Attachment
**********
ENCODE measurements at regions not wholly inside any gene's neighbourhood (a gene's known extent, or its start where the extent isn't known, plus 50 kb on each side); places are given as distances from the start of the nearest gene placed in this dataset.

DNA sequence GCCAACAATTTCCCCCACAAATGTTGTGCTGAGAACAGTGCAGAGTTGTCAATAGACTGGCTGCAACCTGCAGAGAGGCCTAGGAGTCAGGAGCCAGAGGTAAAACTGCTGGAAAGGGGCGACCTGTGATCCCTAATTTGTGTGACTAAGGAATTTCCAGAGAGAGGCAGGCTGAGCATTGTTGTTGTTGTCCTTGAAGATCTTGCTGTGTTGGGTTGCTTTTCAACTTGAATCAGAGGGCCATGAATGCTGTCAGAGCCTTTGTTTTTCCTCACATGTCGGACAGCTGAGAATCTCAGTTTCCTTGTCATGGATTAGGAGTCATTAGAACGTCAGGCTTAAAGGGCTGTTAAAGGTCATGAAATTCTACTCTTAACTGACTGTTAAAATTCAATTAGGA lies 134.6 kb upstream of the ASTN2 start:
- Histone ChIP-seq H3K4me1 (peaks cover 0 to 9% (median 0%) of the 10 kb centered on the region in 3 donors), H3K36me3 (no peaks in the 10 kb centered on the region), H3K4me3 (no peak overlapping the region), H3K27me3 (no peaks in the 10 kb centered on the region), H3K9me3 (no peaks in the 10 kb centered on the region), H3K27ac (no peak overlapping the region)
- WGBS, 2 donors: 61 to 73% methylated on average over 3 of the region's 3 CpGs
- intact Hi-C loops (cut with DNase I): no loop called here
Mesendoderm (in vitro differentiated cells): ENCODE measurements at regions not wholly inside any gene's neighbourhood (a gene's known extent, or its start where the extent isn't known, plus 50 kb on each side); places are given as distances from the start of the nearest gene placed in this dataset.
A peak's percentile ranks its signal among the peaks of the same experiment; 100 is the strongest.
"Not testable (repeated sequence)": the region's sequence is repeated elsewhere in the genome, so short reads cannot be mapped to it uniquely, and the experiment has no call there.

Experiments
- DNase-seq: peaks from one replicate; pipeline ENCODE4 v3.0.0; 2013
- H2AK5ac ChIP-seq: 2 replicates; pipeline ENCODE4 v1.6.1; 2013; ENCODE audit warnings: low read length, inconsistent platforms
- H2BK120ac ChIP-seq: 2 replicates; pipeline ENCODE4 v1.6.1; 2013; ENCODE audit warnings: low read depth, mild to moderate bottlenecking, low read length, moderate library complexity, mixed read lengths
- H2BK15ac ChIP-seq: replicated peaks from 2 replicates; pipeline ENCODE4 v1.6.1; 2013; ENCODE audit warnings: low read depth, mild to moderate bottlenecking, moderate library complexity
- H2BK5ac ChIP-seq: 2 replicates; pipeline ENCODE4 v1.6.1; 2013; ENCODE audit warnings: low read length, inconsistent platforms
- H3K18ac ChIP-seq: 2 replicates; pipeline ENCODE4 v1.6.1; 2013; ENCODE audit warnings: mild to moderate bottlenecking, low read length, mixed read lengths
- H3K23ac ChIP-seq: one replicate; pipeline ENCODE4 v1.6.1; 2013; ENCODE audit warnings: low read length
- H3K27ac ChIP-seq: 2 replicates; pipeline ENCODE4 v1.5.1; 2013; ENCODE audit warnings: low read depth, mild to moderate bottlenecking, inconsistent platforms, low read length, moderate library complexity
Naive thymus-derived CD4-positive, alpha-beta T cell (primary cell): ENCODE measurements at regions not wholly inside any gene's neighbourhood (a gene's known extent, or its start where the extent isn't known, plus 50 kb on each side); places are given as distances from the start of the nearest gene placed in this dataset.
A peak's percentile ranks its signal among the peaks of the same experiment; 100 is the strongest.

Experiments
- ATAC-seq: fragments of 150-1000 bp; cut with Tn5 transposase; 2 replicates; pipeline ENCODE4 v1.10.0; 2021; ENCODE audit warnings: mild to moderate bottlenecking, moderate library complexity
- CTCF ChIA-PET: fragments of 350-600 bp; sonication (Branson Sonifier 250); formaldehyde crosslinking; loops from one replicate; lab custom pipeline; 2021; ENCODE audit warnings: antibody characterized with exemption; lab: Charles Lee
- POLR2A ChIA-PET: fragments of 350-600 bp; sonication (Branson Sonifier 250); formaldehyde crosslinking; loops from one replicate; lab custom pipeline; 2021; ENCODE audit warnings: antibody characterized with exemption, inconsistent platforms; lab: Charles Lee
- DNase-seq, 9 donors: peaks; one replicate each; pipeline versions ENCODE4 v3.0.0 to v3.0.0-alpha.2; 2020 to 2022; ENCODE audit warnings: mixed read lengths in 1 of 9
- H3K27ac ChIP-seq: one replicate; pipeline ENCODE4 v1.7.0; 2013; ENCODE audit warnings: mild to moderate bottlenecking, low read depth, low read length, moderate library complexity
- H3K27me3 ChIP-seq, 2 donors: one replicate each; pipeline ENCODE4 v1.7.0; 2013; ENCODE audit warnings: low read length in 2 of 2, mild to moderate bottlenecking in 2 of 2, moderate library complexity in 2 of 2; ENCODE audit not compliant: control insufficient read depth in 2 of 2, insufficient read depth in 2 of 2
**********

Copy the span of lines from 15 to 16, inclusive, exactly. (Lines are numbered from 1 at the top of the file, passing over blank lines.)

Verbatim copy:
- H3K18ac ChIP-seq: 2 replicates; pipeline ENCODE4 v1.6.1; 2013; ENCODE audit warnings: mild to moderate bottlenecking, low read length, mixed read lengths
- H3K23ac ChIP-seq: one replicate; pipeline ENCODE4 v1.6.1; 2013; ENCODE audit warnings: low read length